Ordnance P-47 Thunderbolt in the Pacific

WWII painting, P-47 Thunderbolt

The P-47 Thunderbolt was not generally welcomed in the Pacific theatre. It was seen as too clumsy to compete with the very agile Japanese fighters and it did not have the range for operations over the vast expanses of the Pacific. Worse, the P-47 was best at the high altitudes at which American bombers operated over Europe.  However, in Japan most combat occurred below 20,000 feet, where the P-47 was at its least maneuverable.

Despite these problems, General George C. Kenney, commander of the 5th Air Force in the SW Pacific, was determined to acquire as many aircraft as possible for his command.  The Lockheed P-38 Lighting was popular with American pilots in the Pacific, but not available in sufficient numbers.

The U.S. Navy escort carrier USS Barnes (ACV-20) underway in the Pacific Ocean on 1 July 1943, transporting U.S. Army Air Forces Lockheed P-38 Lightning and Republic P-47 Thunderbolt aircraft.

Fortunately for Kenney, the first Thunderbolt unit to reach him was the 348th Fighter Group,  commanded by Col. Neel Kearby.  He was very enthusiastic about the P-47, and had put some thought into the best way to take advantage of the big fighter. One of its strengths was a very high speed in the dive.   He had put some thought into the best way to take advantage of the big fighter. One of its strengths was its very high speed in the dive. Kearby decided to take advantage of that.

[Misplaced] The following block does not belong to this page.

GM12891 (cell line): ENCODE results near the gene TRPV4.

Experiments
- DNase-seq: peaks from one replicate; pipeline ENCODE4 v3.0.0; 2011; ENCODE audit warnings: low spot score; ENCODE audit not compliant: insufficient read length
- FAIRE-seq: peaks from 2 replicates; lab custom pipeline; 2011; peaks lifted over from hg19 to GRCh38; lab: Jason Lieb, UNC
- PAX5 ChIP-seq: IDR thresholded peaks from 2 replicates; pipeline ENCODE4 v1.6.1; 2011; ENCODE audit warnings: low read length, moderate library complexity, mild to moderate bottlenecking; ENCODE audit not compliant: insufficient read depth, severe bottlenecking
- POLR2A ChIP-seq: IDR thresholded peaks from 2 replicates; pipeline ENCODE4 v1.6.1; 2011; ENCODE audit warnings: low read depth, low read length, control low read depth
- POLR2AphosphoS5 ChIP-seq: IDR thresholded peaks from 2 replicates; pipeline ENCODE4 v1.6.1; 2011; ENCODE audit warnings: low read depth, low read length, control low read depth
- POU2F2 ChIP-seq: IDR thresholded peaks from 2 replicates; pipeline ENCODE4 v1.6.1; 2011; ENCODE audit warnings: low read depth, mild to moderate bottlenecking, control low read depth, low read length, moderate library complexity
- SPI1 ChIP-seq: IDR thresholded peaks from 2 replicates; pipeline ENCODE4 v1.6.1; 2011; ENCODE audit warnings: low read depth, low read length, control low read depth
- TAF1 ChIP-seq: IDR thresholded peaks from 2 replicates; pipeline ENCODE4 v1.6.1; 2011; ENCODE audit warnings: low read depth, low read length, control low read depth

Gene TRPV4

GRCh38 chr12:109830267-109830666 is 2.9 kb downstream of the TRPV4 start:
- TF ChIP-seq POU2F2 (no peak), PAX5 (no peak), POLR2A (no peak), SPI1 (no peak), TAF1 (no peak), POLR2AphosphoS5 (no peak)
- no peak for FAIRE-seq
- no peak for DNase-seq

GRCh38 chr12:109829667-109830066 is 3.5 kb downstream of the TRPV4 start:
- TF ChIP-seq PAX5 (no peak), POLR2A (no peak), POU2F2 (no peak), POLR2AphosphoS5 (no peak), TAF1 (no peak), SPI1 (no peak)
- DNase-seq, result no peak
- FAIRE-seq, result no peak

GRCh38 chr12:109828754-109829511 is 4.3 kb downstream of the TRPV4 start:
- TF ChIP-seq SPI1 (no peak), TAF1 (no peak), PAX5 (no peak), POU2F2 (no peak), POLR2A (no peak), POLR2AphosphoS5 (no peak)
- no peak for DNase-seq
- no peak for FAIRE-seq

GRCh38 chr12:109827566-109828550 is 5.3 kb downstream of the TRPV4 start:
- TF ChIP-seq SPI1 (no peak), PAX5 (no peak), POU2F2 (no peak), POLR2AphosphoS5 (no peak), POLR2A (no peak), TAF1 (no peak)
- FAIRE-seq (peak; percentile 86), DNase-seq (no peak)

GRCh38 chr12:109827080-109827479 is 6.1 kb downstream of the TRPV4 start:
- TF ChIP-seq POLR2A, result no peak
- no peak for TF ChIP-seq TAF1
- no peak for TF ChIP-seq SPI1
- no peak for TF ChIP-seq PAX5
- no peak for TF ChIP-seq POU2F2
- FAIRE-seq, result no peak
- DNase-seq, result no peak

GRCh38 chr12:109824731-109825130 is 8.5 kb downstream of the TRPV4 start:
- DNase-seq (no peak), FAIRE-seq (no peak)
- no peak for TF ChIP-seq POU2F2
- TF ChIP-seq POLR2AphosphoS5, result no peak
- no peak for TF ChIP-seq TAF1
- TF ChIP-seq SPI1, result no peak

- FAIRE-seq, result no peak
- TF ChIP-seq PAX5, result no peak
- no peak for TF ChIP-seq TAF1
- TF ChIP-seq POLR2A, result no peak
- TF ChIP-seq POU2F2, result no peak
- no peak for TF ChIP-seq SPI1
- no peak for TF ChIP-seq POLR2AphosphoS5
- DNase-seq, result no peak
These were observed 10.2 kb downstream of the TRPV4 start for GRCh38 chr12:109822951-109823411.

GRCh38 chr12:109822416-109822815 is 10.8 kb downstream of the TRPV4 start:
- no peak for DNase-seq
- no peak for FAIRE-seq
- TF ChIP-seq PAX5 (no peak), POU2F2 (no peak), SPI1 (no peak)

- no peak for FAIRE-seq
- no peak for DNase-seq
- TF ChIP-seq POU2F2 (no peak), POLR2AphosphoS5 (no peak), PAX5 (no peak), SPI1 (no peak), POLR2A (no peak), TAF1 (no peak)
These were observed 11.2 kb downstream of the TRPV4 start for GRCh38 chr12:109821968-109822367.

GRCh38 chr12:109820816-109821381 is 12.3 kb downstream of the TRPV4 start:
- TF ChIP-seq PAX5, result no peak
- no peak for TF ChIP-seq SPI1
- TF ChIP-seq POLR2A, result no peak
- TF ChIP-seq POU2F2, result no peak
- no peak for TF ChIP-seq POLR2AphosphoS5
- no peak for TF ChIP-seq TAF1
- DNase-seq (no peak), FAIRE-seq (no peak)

WO Russell Precians, UAAF, with the RAF in Burma, from Trove archives Sent from Garrulous Gwendoline

Immediately after taking off,  his P-47s would climb to a high altitude.  At that height they would head towards their target, normally a Japanese base. Once close to the base they would dive into the attack. By the time they reached the target, they would be travelling at very high speed. Having made their attack, they would then use that high speed to climb back to high altitude before the Japanese could react.

Newly arrived USAAF Republic P-47 Thunderbolts lined up in a maintenance area at Agana Airfield, Guam, Marianas Islands on 28 March 1945.

These tactics would have been familiar to many British pilots of the Battle of Britain, having been used by pilots of the Messerschmitt Bf 109, who would reach high altitude over France, then swoop down on British fighters climbing to attack German bombers.  They were particularly effective in the SW Pacific.  Between August and December 1943 the 348th Fighter Group claimed over 150 victories while losing only 8 pilots. Kearby himself would become the highest scoring American P-47 Ace of the SW Pacific, with 22 confirmed kills.

Japanese Ki-43 War Thunder

The weak low level performance and limited maneuverability of the Thunderbolt was still a weakness.  Kearby himself was killed on 6 March 1944 during a fighter sweep over Wewak, when he stayed at low level to confirm a probably kill and was caught by a Ki-43.

The P-47 was never popular amongst pilots who were used to the P-38 Lighting, although many were forced to fly it in early in 1944.  The P-38 units had suffered relatively heavy losses in the fighting over Rabaul in November 1943, and P-38s were still in short supply. However, during 1944 the P-47 was slowly phased out in the SW Pacific. Suitable targets on New Guinea were in increasingly short supply. Those units that had converted from the P-38 were often able to convert back during the year. Early in 1945 even the 348th would move away from the Thunderbolt, moving onto the Merlin powered P-51D Mustang.  By the end of the war the only Thunderbolt unit remaining in the Fifth Air Force was the 58th Fighter Group, a ground attack unit.